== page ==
Neuro-linguistic Programming For Dummies
Neuro-linguistic Programming, or NLP, provides essential building blocks for discovering how people think and manage their emotional states. This practical Cheat Sheet gives you some useful NLP checklists to keep handy.
Altering Your Mental State with Music
Here are some different ways to think about using the music you play to alter your state of mind. Perhaps you’re stuck in a groove with your listening taste.
Vary the range of CDs you buy – Change up your selections, from baroque to folk, jazz and blues to reggae, and pop and rock to opera.
Change the rhythm – Compare predictable rhythms with varied and unfamiliar ones to encourage your creativity. World music works well for this purpose.
Instrumentation or lyrics? – Words can distract; solo instruments tend to encourage relaxation.
Intuition – Trust your own tastes. If you dislike a piece of music, don’t struggle with it. Turn it off – it’s unlikely to make you feel good.
Start the day differently – When you feel good in the morning, you get off to a flying start. Try swapping the confrontational news channel on the radio for inspiring and uplifting music.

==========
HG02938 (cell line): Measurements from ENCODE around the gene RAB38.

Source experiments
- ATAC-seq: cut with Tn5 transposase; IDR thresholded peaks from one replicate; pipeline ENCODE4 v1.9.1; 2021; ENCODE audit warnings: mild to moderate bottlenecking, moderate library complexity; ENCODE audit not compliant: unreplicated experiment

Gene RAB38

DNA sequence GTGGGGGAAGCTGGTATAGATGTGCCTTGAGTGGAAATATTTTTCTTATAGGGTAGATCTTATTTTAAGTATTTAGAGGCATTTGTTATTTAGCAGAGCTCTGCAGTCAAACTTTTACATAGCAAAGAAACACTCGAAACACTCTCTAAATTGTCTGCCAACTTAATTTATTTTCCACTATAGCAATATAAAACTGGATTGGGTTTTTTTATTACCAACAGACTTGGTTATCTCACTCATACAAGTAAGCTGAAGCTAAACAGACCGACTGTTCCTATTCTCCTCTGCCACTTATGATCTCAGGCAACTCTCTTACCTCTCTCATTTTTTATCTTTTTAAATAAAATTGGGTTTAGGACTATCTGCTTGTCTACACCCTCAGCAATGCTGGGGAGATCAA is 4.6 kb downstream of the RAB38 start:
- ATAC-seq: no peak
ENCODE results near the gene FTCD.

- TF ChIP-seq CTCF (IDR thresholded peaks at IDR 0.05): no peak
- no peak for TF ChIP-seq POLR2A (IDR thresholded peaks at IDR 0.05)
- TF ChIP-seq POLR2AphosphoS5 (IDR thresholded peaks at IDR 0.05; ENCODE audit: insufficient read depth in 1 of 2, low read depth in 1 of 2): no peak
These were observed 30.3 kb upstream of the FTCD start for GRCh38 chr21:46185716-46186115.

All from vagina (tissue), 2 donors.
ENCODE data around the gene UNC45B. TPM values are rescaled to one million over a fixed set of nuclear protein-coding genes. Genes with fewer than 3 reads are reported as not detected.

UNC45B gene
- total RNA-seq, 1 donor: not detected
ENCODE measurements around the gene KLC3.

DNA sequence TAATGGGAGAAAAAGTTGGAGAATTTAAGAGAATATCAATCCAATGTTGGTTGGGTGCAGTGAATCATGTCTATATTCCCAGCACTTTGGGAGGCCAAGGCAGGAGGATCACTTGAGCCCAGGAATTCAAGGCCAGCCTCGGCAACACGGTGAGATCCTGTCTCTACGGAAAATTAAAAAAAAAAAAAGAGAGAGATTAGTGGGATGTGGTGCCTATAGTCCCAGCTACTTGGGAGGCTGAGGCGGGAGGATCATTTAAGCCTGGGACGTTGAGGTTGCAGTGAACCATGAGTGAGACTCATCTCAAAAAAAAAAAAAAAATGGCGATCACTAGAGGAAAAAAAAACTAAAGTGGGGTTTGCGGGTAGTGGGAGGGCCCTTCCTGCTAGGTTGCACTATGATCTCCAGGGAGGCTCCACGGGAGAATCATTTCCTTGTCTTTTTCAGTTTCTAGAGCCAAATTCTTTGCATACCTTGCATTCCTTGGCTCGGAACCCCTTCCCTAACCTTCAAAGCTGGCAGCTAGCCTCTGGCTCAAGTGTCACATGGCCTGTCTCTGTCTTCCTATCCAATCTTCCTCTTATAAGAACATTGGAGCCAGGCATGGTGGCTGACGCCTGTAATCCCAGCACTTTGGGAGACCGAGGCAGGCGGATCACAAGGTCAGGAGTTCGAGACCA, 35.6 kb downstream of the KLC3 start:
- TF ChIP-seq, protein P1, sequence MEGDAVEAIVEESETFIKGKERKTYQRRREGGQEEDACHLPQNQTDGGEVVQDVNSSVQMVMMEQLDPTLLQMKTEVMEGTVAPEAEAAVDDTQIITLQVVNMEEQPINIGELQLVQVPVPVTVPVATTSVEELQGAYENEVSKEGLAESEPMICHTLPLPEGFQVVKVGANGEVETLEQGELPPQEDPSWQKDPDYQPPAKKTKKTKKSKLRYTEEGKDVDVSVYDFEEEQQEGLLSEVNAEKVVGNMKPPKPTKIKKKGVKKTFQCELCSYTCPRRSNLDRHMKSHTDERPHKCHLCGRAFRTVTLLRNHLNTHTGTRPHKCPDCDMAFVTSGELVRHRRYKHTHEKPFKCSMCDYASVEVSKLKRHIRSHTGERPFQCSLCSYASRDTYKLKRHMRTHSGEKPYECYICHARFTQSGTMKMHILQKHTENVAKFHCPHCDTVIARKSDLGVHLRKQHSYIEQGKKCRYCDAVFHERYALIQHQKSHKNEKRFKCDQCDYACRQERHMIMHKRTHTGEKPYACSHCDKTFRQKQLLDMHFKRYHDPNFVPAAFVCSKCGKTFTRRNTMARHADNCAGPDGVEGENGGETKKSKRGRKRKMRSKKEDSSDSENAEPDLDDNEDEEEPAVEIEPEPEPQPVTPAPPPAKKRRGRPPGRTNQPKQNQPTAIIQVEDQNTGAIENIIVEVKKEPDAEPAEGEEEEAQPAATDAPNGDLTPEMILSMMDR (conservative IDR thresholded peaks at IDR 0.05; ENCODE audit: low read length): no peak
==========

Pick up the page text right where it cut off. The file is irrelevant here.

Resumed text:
How to Change a Personal Belief
Learning to change beliefs that no longer support you enables you to transform your life in all kinds of positive ways. You make the switch by working with the submodalities – the fine sensory qualities of how you see, hear, or feel your experience of the belief.
Think of a limiting belief you currently hold, one that you’d like to change.
Perhaps you believe that you have two left feet as regards dancing or that you’re not a good swimmer.
Think of a belief that you used to hold but which, for you, is no longer true.
This belief can be something such as believing in the tooth fairy. Note the submodalities of your old belief.
Think of something that you believe to be certain.
If you can’t think of anything, try the belief that ‘The sun is going to rise tomorrow.’
Note the submodalities of this belief.
Think of a belief that you’d rather have.
This belief can be the opposite of your limiting belief in point 1, but restated in the positive: ‘I’m a good dancer.’ Perhaps you want to be better at parking – ‘I’m good at parking’ – or want to feel more confident when speaking professionally – ‘I’m a confident professional speaker.’
Notice the submodalities of the belief you’d rather have.
Change the submodalities of your limiting belief – Step 1 – to those of the belief that for you is no longer true – Step 2.
Change the submodalities of the belief you’d rather have – Step 4 – to those of the belief of which you’re certain – Step 3.
Checking In with Yourself to Stay on Track
In order to keep on track to where you want to get, on a daily basis or longer term, use the following checklist of questions to ask yourself:
What do I want?
What is that going to do for me?
What’s stopping me?
What’s important to me here?
What’s working well?
What can be better?